U.S. Doctorates in Mathematics Education: Developing Stewards of the Discipline is volume 15 in the CBMS series “Issues in Mathematics Education”. The Conference Board of Mathematical Sciences (CBMS) is an organization of professional organizations, including the MAA, AMS, and NCTM and AMTE. The “Issues in Mathematics Education” series has brought us gems like The Mathematical Education of Teachers (vol. 11) and One Field, Many Paths: U.S. Doctoral Programs in Mathematics Education (vol. 9), the precursor to this volume.
The authors and editors of materials in this series are at the top of their fields. In 2007, there was an international conference on U.S. doctoral programs in mathematics education. This book compiles data, conference presentations, and conclusions in a readable format. The book is divided into 7 parts, composed of 27 “papers,” but there are no chapter numbers, making quick reference somewhat difficult.
Part 1, regarding background of doctorates in mathematics education was especially clear and informative. The data presented about past and current programs, as well as a survey of current math ed doctoral students were nicely summarized. This part of the book would be of interest to current and potential students, and also to administrators working to establish or create a doctoral program in math ed.
Part 2 addresses “stewards of the discipline”, including data from the Carnegie Initiative on the Doctorate. This section brings up interesting questions including the purposes of doctoral education in general. The language of “intellectual communities” is introduced by Golde, and used throughout the book. In this part, there are reports on seven breakout sessions from the conference addressing topics deemed part of the core knowledge of mathematics education: mathematics, curriculum, policy, equity, and technology.
Part 3 continues with the idea of creating stewards of the discipline from the standpoint of program delivery. Mewborn (p. 129) summarizes program delivery nicely into three primary needs of math ed doctoral students: “interaction with peers, interaction with ‘more knowledgeable others’… and access to resources.” The five breakout session reports in this section address preparation of researchers, part-time students, online courses, and more on current practices. The final report in this section on induction into the profession emphasizes the idea of a mathematics education community within the communities of math and education by highlighting existing new faculty support programs offered by the MAA, AERA, and other professional organizations.
Part 4 provides an international perspective on doctoral programs in math ed. Brazil, Nordic Countries, Japan, and Spain are discussed in papers related to a panel discussion at the conference. Throughout the book attention is drawn to the differences among math ed doctoral programs across the U.S. and expanding the lens to include the international programs exposes still more variety.
Part 5 reports on a panel discussion addressing accreditation of doctoral programs. The authors are sensitive to advantages and disadvantages to standardization and evaluation of programs. Although it is clear throughout the book that not all programs are created equal, national guidelines could potentially increase the quality and status of the degree in the greater academic community. Part 6 was an interesting collection of three unsolicited essays regarding personal perspectives on doctoral programs in math ed. I especially found the open questions and reflections of a new assistant professor of mathematics education to be interesting reading. Tyminski integrates his own experiences with the conference ideas, creating a synthesis similar to what my own brain was working on while reading the book.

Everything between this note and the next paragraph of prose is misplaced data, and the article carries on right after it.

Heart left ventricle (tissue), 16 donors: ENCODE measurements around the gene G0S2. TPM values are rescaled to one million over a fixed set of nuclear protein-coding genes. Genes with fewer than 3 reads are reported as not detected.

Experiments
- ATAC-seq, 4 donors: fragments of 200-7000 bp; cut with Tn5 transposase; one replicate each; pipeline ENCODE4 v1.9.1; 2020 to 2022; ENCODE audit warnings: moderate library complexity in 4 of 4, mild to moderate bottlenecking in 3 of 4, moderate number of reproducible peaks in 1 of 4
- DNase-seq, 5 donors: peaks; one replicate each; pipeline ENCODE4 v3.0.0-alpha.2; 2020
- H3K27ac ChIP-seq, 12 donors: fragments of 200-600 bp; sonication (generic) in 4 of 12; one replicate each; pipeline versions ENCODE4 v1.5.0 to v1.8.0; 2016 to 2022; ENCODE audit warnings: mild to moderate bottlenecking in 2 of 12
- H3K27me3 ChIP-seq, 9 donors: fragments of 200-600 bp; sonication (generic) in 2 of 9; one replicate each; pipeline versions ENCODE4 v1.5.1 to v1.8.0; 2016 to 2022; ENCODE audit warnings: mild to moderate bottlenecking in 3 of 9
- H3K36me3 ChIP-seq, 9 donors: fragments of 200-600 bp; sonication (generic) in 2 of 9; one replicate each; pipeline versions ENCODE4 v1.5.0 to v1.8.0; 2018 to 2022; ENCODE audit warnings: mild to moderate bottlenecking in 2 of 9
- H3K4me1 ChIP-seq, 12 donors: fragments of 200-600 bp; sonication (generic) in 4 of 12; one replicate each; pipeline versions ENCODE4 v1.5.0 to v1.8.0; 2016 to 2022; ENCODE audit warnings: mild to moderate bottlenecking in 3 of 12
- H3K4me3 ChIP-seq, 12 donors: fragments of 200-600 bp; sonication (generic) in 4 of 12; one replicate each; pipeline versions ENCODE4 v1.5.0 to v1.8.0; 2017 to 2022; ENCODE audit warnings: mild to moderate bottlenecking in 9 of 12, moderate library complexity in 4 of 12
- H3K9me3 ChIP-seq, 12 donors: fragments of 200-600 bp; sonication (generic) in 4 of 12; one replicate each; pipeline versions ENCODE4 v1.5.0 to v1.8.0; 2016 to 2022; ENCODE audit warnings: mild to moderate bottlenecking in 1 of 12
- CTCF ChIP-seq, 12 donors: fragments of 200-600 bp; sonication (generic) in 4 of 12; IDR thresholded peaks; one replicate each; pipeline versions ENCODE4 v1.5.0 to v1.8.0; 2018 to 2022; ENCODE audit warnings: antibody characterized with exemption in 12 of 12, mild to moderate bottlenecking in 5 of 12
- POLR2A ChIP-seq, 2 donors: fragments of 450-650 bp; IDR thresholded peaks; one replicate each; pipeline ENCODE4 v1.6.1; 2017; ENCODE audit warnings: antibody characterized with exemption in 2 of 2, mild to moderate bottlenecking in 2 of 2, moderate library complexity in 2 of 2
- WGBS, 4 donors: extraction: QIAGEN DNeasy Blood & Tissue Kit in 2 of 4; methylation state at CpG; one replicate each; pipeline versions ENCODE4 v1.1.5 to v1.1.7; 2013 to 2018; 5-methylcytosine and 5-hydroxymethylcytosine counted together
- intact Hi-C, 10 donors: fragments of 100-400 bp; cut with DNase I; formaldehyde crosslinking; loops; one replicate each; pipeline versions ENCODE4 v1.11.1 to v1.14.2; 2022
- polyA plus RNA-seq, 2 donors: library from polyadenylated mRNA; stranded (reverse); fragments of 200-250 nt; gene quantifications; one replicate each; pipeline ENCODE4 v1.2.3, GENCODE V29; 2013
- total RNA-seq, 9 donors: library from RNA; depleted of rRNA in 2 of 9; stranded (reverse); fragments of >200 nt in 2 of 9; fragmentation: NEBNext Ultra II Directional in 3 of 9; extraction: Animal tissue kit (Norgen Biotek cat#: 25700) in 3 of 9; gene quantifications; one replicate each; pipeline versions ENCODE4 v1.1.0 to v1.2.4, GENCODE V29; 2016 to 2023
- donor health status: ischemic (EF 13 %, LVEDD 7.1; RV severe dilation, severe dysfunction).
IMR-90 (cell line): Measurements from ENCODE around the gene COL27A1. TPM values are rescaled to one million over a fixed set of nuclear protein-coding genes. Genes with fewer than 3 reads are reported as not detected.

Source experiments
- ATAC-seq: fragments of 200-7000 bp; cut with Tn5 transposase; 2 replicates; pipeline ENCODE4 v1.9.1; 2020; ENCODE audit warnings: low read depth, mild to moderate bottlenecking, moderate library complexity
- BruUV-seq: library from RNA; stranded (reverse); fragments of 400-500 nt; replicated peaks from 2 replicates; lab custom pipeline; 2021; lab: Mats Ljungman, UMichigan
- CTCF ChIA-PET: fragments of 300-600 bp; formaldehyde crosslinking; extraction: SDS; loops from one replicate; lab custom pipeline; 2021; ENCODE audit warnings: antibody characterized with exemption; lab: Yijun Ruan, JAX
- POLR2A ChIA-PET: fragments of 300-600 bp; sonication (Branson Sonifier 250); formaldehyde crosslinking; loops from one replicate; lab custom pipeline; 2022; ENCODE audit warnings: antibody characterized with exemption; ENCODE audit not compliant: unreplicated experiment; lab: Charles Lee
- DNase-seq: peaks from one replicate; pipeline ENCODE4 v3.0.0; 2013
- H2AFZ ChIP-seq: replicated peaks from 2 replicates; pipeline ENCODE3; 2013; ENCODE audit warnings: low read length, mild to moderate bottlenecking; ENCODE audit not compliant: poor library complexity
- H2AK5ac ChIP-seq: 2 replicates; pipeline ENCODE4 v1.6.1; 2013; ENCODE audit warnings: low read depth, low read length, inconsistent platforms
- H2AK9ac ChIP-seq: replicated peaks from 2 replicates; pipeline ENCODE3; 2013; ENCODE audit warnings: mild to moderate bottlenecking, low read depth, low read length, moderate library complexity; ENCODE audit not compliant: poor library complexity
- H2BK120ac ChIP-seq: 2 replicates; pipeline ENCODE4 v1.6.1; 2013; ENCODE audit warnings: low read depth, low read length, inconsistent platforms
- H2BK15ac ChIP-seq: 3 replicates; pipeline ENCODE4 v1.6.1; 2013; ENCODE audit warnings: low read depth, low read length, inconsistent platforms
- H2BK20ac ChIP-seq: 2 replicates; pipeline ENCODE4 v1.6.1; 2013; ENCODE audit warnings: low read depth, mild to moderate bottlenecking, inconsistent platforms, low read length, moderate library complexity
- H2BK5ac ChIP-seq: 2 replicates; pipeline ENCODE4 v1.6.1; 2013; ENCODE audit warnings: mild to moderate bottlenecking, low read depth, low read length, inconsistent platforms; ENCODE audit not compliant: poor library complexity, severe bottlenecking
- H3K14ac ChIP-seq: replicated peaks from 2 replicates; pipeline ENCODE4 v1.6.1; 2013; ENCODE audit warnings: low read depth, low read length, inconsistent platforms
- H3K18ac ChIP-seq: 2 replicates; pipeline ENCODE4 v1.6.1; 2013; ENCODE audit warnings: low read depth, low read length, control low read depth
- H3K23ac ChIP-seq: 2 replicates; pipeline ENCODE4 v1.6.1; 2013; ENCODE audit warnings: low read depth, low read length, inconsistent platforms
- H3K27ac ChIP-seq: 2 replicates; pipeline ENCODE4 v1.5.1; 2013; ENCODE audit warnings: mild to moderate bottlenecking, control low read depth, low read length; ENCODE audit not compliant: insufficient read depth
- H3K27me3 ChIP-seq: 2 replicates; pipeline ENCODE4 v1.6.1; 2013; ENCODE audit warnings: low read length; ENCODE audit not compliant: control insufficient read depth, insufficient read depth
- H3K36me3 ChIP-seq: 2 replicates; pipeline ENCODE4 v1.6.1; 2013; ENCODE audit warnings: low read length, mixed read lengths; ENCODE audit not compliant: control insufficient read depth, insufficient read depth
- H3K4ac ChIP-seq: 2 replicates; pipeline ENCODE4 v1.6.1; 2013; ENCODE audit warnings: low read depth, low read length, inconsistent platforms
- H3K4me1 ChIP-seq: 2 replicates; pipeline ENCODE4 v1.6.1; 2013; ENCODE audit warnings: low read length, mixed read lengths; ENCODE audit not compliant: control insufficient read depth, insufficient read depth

Part 7 contains reflections and closing commentary. Since the 1999 conference on U.S. doctorates in mathematics education, a thread of discussion in the math ed community has continued and the authors assess where we currently stand. This section was bold and thoughtful. Mathematics education is examined from the standpoint of a complex system. Currently there is a risk of not moving forward as a community of math ed doctoral programs because the extent of programmatic independence and diversity keeps programs from learning from one another. This is a fascinating idea in this context and in others. The current structure of math ed doctoral programs has its difficulties, as will a new system which “chooses quality over convenience” (p. 251).
I won’t be placing this book on my “required reading list” for students and colleagues, but I am glad to now have a reference copy on my shelf. The overall book is a good resource for faculty and administrators working in or creating doctoral programs in mathematics education. The background data in Part 1 would be informative to students considering earning a doctorate in math ed. Reading this wasn’t quite as good as attending the conference itself, but the papers provided me with a stimulating and thought-provoking read. When’s the next conference?
Christine Latulippe is a recent graduate of a doctoral program in mathematics education (one discussed in Part 3 of this book). She is currently assistant professor of mathematics education at Cal Poly Pomona, which has a program for masters degrees in math education, but not doctorates. In addition to teaching classes and advising math teaching credential students, she creates mathematical games for parties. “Pin the Nose on Euler” is a popular favorite.